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    Josh Palmer in Gibney Dance: View Partially Obstructed
    Photo by Anja Hitzenberger
    Josh Palmer

    Flowering Videoland

    Gina Gibney's View Partially Obstructed changes space


    Gibney Dance presented what seems like a whole new world at Baryshnikov Arts Center, both for Gina Gibney's choreography and for the use of video in the piece. View Partially Obstructed is a world unto itself through a combination of lighting, music, projected video, moveable scrim panels and overlapping dance stories. This is a big piece in so many ways.

    Choreography by: Gina Gibney.
    Dancers: Natsuki Arai, Janessa Clark, Michael Novak, Josh Palmer, Hannah Seidel.
    Music by: Ryan Lott.
    Set design by: Lex Liang.
    Costumes by: Lex Liang.
    Lighting design by: Kathy Kaufmann.
    Live video projections: Joshua Ott.
    Baryshnikov Arts Center
    October 13-17, 2009

    Certainly the dancing is central. Newcomers Joshua Palmer, Natsuki Arai and Michael Novak bring dynamism and variety. Arai's duets with both Palmer and Novak are beautiful, though Palmer and Arai seem to be the focal couple, beginning and ending the piece. Hannah Seidel dances like a powerful spectre for much of the piece, sometimes half-hidden behind scrims and sometimes as a third-party observer. Her solos stand out. And Janessa Clark joins the party well into the piece as a sort of grande dame/queen bee presence.

    Gibney seems to love scrim panels, and in this piece they work really well, continually reconfiguring space, tension and mood. The other element that makes them unusually effective is live projected video conceived by Joshua Ott, using software he is developing called superDraw. Lighting by Kathy Kaufmann works with Ott's video scribblings to make panels variously opaque and translucent, concrete and abstract.

    Hannah Seidel, Janessa Clark, Natsuki Arai, Michael Novak, with Josh Palmer partially obscured in Gibney Dance: View Partially Obstructed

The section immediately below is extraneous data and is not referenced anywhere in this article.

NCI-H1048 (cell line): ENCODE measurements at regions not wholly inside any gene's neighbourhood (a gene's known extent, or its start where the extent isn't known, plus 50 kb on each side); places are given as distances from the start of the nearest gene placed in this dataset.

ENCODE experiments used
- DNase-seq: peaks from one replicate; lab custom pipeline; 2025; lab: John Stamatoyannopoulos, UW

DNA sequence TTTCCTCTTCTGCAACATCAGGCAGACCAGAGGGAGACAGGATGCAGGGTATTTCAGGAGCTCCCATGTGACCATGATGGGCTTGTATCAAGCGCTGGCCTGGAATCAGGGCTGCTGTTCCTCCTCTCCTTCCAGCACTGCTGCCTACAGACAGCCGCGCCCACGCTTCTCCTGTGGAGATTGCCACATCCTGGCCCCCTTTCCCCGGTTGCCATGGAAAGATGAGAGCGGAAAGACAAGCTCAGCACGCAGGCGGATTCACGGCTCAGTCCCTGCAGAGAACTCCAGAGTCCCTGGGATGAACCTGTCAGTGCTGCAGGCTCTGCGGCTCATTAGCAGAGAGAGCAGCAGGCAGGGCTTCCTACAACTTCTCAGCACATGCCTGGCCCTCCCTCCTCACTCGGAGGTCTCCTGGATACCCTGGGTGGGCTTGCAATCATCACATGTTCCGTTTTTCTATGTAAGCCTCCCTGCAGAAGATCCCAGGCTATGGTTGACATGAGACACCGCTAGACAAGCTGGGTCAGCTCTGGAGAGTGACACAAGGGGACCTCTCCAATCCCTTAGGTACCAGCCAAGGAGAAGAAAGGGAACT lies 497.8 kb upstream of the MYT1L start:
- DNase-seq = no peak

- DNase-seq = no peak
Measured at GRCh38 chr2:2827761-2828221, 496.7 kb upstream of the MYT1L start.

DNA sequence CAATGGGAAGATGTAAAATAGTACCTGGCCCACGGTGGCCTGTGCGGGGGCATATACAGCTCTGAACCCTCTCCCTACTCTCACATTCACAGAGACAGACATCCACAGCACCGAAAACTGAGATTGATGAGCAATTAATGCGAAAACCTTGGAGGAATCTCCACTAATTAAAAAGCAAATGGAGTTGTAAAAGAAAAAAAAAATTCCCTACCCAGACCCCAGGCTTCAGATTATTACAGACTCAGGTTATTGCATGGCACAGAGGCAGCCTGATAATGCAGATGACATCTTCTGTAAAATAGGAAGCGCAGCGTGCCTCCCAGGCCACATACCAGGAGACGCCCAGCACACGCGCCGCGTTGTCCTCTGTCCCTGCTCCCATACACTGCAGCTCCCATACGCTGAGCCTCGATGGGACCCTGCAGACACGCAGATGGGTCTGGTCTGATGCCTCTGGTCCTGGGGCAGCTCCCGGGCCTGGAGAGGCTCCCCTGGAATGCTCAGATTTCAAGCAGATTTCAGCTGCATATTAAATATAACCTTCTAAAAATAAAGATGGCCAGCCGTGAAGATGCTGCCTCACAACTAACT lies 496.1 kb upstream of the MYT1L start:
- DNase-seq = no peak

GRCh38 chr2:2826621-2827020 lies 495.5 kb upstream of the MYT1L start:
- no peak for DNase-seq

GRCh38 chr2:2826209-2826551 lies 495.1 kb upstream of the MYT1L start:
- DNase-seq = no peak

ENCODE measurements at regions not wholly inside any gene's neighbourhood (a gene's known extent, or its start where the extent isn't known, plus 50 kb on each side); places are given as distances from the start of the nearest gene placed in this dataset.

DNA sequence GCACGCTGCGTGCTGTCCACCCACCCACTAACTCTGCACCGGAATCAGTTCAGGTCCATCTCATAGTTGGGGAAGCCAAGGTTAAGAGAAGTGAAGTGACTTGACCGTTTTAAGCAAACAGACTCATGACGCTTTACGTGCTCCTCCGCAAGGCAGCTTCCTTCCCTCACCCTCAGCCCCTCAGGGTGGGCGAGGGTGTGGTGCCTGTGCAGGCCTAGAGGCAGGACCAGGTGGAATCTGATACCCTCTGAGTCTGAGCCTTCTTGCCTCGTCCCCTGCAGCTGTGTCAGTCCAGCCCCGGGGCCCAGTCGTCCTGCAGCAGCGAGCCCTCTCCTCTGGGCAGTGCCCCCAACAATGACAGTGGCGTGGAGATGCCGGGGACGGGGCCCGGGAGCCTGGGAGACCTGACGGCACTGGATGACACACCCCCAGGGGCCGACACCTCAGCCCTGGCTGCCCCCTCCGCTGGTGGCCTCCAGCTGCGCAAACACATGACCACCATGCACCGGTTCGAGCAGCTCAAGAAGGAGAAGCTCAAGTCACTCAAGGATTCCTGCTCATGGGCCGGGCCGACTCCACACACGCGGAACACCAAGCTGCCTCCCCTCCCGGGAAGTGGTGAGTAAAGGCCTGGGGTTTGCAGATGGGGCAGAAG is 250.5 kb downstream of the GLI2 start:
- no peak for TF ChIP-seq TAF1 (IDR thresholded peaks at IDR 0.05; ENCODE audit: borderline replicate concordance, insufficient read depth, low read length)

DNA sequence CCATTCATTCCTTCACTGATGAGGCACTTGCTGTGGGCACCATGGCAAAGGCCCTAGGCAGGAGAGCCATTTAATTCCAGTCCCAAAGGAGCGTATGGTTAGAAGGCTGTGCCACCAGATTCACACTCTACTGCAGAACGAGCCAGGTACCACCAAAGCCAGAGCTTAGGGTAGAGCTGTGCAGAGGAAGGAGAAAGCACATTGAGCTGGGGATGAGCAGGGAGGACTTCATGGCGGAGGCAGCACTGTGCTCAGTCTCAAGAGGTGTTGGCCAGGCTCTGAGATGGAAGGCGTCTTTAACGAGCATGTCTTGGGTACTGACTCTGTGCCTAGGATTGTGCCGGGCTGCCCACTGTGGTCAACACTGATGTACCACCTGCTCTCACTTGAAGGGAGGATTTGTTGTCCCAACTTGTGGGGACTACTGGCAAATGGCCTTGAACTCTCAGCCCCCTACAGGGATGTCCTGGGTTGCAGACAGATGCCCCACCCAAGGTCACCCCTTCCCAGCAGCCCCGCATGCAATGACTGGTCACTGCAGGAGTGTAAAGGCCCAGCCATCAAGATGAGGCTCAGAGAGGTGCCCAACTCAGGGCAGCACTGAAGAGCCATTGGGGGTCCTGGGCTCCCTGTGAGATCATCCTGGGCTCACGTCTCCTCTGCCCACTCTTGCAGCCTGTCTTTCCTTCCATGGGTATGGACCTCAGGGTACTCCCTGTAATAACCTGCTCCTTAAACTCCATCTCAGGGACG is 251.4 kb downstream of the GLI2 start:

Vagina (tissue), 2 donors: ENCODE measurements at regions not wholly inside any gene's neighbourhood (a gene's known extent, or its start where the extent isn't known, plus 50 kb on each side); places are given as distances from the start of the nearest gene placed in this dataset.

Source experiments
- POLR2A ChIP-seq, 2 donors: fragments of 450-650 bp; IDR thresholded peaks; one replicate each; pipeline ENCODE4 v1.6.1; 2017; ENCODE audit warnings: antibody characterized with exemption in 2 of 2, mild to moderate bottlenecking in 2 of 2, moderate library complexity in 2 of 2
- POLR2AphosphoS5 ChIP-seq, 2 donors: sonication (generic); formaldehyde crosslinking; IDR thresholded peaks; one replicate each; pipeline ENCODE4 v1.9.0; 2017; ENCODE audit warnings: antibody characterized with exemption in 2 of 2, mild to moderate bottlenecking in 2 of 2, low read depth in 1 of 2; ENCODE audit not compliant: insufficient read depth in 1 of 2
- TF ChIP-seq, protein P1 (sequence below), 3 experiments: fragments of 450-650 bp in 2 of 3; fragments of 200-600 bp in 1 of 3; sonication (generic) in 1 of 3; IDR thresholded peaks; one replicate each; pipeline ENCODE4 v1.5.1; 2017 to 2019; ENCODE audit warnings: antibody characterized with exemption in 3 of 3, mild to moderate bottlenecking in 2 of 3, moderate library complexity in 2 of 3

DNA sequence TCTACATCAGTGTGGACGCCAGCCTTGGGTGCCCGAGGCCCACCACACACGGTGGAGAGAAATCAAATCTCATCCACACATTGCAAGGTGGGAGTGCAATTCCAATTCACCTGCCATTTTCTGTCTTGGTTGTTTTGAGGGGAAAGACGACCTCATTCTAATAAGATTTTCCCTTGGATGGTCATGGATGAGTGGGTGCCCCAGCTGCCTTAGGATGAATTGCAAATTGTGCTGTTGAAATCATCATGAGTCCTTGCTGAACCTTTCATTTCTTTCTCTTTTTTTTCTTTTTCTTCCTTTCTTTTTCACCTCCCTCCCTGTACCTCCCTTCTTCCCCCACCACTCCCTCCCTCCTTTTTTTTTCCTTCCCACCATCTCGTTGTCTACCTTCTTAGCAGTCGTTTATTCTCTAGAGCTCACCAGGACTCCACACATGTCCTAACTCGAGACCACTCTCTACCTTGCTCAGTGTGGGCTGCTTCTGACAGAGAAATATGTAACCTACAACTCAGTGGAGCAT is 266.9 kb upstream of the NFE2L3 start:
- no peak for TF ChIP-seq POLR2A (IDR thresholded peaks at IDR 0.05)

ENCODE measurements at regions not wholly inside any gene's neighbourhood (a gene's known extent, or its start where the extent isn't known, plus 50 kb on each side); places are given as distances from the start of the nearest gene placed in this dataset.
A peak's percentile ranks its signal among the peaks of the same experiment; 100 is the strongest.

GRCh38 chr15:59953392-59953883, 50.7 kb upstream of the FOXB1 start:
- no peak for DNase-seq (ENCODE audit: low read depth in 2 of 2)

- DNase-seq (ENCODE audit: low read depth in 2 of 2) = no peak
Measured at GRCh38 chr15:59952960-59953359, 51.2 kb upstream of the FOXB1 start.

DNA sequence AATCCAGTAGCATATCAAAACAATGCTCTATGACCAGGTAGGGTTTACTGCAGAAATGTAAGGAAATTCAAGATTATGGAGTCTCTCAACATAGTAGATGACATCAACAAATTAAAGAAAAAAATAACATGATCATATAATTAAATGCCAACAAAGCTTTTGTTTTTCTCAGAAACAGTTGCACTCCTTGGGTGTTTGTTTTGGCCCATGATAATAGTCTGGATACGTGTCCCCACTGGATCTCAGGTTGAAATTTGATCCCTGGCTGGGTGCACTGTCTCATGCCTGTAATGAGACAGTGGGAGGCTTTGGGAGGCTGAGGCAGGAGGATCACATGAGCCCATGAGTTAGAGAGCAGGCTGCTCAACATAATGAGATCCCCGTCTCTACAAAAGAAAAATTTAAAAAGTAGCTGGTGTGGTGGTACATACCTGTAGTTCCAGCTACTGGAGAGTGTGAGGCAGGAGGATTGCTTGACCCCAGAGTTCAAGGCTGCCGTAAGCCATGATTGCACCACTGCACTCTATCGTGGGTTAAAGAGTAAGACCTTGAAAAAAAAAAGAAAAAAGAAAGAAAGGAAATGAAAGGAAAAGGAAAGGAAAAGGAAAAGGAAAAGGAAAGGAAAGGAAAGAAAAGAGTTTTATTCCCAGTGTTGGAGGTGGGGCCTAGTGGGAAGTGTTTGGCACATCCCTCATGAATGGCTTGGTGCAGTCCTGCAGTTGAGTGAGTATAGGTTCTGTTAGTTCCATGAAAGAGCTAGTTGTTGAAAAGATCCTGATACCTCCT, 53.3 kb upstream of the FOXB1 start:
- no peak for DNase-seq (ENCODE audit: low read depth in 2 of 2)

Photo by Anja Hitzenberger
    Hannah Seidel, Janessa Clark, Natsuki Arai, Michael Novak, with Josh Palmer partially obscured

    And music by Ryan Lott seems to always fit. 1980s-sounding synths and sounds give the piece a video game feel and also, in conjunction with overall dark lighting, an otherworldly, Tron-like aspect. Plenty of rhythmic pretty bells and synth pads evoke moments of Phillip Glass, but evil, choked bells and various harsh sounds spike the air with tension at other times.

    The overall effect evokes a shifting dream, with characters and stories coming in and out and overlapping each other, changing over time and sometimes lingering in a strange place, like the moment a sleeping/dying woman slowly leaks soul or consciousness into the air, represented by beautiful rising twirling lines that gradually diminish and fade to black.

    Palmer and Arai have early moments of tentative attention and flirtation that seem to develop throughout the piece into something much more substantial. Novak and Arai have a much more physical yet similarly soft and easy interaction as he spins her around his body, neck and shoulders in big lifts that look seamless. Seidel is also full of soft power, giving the four a similar aesthetic. Clark spins her power into and through the others, staying more upright and large while others hit the floor more often. The movement of this piece covers quite a range but always feels right.

    And the lighting and live video projections play well together. The ending, with increasing video static like that on an old TV set that gradually obscures Palmer and Arai in their final duet, is masterful. As the two dancers spin themselves and each other off the stage actively but almost imperceptibly, the whole stage ends up lit by the tiny soft glow of little red green and blue dots that fade away. Beauty.

    OCTOBER 24, 2009

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